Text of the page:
Taken in part from the Wikipedia page on the Voynich Manuscript [1].

In April 2007 Andreas Schinner made a statistical study of the document in 'The Voynich Manuscript: Evidence of the Hoax Hypothesis. Cryptologia (Wikipedia page [2]) Volume 31 issue 2: 95-107 (2007).'

Schinner showed that the statistical properties of the manuscript's text were more consistent with meaningless gibberish produced using a quasi-stochastic method such as the one described by Gordon Rugg, than with Latin and medieval German texts.

However, in 2013 an article by Amancio et al. published online in PlosOne [3] (Diego R. Amancio, Eduardo G. Altmann, Diego Rybski, Osvaldo N. Oliveira Jr, Luciano da F. Costa (July 2013). "Probing the statistical properties of unknown texts: application to the Voynich Manuscript". PlosOne. doi:10.1080/01611190601133539. Retrieved 2014-02-17 [4].) argued precisely the opposite, namely that the Voynich manuscript "is mostly compatible with natural languages and incompatible with random texts" (Abstract).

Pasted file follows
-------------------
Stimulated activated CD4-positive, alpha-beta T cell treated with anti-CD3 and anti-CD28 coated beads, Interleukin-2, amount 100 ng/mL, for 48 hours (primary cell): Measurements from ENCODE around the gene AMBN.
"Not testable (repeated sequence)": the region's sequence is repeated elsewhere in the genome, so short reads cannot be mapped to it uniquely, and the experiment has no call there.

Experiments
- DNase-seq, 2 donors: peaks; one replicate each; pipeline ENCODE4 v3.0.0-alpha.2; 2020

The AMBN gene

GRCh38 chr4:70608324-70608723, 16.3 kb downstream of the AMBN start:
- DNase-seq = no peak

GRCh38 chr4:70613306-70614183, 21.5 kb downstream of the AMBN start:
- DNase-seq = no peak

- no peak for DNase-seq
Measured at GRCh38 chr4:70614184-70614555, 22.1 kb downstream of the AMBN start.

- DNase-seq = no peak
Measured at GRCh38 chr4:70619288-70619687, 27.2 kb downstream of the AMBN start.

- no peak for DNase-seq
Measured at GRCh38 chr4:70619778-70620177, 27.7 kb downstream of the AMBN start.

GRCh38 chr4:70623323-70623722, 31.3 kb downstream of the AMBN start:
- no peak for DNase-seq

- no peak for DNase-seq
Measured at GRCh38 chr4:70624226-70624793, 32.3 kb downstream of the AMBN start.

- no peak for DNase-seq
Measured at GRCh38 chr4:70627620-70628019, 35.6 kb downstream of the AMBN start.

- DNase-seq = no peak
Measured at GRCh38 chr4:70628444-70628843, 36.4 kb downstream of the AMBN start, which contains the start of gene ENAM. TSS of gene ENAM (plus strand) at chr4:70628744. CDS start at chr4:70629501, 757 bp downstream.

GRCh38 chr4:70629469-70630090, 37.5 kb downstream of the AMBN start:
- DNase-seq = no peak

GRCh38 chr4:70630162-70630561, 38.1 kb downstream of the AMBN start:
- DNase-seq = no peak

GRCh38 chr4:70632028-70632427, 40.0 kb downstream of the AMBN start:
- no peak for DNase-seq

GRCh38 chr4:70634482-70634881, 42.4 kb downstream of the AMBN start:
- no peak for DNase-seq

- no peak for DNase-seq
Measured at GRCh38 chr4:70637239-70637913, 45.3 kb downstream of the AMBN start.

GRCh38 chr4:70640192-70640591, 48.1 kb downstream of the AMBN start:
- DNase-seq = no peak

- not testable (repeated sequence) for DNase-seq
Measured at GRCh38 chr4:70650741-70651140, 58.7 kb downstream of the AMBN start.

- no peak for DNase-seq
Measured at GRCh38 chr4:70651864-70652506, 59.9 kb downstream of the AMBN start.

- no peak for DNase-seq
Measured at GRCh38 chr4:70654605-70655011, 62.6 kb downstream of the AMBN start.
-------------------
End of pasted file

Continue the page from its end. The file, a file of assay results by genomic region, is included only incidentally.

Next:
However the system used only applies to certain types of languages: the case against would involve the cost of the materials (parchments and ink), the smoothness of the writing, and the time needed to create the manuscript. (German Wikipedia Voynich Manuscript at [5] refers.)

An article in Crytologia, Vol 31, 2007 - Issue 2 (subscription required) here.

Mention here [6].